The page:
Nowadays, you can hardly log on to Facebook or Twitter without being asked to sign a petition in favour of something or other, whether on the Government website or sites such as change.org. Although this may give the impression that you’re doing something to change the world, in reality more often than not it is just a substitute for action that achieves nothing beyond producing a mild feeling of warmth.
Many of these petitions involve protests against the closure of pubs. To pick an example at random, here’s one about the closure and potential revelopment of the Crown Hotel at Worthington near Wigan, a former runner-up in CAMRA’s National Pub of the Year award. WhatPub suggests that the pub remains closed, but hasn’t so far been demolished.
But, to stand any chance of success, a petition must be addressed to a specific body, not just be a generalised howl of despair, and must be realistically achievable. If a pub operator has concluded that a pub is no longer profitable, are they really going to be convinced by two hundred names of people who hardly went in there anyway? And, while a council can refuse planning permission for conversion or redevelopment, they run the risk of ending up with an empty, mouldering building on their hands.
It still doesn’t seem to be properly appreciated that, over the past couple of decades, the demand for pubs as drinking places has collapsed, so it is not exactly surprising that so many have struggled and shut their doors. According to the website of the British Beer & Pub Association:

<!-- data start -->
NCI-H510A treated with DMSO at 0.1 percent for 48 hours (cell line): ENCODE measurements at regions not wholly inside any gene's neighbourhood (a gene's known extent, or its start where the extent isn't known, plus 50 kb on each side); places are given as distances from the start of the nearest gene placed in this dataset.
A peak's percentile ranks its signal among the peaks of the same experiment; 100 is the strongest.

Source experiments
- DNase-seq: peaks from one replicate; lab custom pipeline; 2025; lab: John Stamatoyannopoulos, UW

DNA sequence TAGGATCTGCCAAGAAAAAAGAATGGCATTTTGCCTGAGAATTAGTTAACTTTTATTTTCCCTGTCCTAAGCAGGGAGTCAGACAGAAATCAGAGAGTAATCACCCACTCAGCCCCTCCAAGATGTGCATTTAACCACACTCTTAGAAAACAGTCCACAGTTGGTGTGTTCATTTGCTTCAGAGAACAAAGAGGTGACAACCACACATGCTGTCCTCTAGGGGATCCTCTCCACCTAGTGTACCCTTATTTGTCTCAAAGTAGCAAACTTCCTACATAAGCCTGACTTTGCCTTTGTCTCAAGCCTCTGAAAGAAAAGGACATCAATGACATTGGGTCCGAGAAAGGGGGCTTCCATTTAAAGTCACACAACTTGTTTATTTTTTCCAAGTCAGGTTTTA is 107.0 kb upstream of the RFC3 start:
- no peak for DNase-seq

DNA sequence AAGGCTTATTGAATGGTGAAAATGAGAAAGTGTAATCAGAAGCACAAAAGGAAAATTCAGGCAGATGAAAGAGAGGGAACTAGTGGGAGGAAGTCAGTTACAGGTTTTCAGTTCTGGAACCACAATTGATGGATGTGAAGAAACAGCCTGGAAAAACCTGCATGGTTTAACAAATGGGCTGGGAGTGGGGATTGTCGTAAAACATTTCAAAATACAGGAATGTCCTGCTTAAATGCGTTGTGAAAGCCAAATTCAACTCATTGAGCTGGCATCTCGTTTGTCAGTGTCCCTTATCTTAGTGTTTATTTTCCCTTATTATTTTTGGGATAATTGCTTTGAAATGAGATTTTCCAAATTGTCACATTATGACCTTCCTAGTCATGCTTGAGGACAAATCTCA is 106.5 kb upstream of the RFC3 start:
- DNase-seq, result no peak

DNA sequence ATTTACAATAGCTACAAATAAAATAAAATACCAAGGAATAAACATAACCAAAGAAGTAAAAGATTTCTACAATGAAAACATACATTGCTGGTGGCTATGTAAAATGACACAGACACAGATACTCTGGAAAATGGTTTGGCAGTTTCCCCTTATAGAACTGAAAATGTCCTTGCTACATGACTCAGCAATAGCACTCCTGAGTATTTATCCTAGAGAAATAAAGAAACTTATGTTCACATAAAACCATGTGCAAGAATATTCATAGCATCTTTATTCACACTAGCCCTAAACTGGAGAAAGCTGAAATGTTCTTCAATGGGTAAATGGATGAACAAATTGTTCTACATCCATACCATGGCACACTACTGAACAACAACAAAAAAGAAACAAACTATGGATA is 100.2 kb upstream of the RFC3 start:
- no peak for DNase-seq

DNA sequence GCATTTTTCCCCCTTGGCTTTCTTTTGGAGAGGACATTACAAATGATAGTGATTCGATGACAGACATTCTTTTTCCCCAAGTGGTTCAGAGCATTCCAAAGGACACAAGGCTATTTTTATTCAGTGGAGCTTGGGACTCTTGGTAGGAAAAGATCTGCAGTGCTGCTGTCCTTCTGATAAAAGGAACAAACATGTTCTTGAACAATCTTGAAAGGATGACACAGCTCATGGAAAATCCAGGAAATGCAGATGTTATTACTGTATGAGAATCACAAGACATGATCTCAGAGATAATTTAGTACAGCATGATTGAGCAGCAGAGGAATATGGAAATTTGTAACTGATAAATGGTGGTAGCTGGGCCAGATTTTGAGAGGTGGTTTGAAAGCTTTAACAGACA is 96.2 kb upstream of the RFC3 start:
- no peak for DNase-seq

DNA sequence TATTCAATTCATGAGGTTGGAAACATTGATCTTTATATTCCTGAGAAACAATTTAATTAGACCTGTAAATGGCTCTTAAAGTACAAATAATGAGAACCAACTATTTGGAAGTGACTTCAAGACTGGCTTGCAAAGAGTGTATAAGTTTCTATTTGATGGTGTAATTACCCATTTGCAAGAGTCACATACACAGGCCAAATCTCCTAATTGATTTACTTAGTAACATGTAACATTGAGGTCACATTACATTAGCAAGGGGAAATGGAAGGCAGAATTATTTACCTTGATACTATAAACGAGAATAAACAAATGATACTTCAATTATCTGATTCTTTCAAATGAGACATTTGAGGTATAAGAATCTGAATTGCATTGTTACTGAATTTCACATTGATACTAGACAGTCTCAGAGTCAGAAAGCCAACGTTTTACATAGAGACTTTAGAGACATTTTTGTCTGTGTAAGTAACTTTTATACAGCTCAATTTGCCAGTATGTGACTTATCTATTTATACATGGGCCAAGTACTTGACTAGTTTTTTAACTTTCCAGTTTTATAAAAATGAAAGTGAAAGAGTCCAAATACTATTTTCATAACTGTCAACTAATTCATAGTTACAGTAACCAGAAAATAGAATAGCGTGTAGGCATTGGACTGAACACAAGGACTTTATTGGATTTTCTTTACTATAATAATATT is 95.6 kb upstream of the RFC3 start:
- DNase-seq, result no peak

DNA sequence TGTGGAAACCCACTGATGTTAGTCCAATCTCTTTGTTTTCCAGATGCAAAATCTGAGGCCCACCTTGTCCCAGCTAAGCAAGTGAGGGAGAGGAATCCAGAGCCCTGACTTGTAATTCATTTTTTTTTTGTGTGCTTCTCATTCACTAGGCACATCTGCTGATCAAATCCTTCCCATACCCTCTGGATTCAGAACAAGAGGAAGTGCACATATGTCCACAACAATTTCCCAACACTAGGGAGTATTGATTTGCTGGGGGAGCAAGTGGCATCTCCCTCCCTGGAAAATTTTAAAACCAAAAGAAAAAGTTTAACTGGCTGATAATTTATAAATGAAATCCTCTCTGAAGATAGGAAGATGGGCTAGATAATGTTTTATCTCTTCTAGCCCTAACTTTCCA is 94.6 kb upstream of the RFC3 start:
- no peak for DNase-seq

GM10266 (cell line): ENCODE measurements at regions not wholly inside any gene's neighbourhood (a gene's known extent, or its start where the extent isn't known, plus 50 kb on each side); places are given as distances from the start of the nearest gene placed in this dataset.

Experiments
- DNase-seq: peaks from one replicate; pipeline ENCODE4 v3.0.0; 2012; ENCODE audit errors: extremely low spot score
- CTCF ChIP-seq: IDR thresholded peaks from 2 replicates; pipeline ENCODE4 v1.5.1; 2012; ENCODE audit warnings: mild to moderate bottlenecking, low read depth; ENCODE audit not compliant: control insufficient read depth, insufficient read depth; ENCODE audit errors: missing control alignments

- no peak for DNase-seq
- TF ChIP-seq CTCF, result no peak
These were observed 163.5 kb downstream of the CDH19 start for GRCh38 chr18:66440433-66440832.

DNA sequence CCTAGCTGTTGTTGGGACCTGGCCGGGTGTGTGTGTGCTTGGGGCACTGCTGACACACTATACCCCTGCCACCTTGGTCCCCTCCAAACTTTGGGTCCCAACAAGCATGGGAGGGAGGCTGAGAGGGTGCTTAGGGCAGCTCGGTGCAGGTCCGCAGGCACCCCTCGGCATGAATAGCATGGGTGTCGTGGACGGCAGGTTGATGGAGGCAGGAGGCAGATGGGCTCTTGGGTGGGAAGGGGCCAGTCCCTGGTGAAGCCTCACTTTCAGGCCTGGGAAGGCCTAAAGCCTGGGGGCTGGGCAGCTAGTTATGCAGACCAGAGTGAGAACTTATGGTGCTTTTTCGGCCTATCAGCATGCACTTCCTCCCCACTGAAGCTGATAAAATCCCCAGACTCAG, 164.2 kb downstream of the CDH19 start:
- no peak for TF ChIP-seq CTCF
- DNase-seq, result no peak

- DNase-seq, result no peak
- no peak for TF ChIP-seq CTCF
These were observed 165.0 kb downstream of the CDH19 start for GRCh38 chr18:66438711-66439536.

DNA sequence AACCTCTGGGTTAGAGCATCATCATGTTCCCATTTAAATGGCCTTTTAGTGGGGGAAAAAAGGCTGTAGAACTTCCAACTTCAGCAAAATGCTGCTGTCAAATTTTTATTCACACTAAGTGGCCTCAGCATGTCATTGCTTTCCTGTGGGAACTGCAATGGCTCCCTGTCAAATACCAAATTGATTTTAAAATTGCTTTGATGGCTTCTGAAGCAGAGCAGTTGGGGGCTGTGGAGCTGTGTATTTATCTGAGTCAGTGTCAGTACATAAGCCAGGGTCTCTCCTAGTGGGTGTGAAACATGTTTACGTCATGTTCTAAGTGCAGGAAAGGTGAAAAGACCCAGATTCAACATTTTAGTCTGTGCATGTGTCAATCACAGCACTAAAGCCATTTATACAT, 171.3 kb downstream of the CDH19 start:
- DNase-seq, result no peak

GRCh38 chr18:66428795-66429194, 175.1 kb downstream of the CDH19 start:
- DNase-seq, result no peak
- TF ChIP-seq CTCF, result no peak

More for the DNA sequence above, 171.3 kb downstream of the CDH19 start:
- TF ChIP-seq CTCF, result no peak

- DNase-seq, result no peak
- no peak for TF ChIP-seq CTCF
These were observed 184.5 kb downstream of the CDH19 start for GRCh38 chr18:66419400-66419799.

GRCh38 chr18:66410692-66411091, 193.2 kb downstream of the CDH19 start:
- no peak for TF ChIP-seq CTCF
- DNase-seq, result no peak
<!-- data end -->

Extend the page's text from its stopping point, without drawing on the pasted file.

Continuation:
Beer sold in the on-trade in the UK (million barrels):So, over 19 years, beer volumes have more than halved. They fell by 29% over the first ten years, then by 31% over the next nine. Looking at those figures, what is perhaps surprising is not that we’ve lost so many pubs, but that we’ve lost so few. Sadly, all too often, petitions against pub closures are nothing more than an exercise in railing against fate.
12 months to December 1997: 26.2
12 months to December 2007: 18.7
12 months to December 2016: 12.9
If communities want to preserve something that approximates to a traditional pub, they are increasingly going to have to stump up themselves rather than expecting a commercial operator to do it for them. It is significant that this year’s CAMRA National Pub of Year, the George & Dragon at Hudswell in North Yorkshire, is a community-owned pub. That’s something that’s going to become more and more common in the years to come.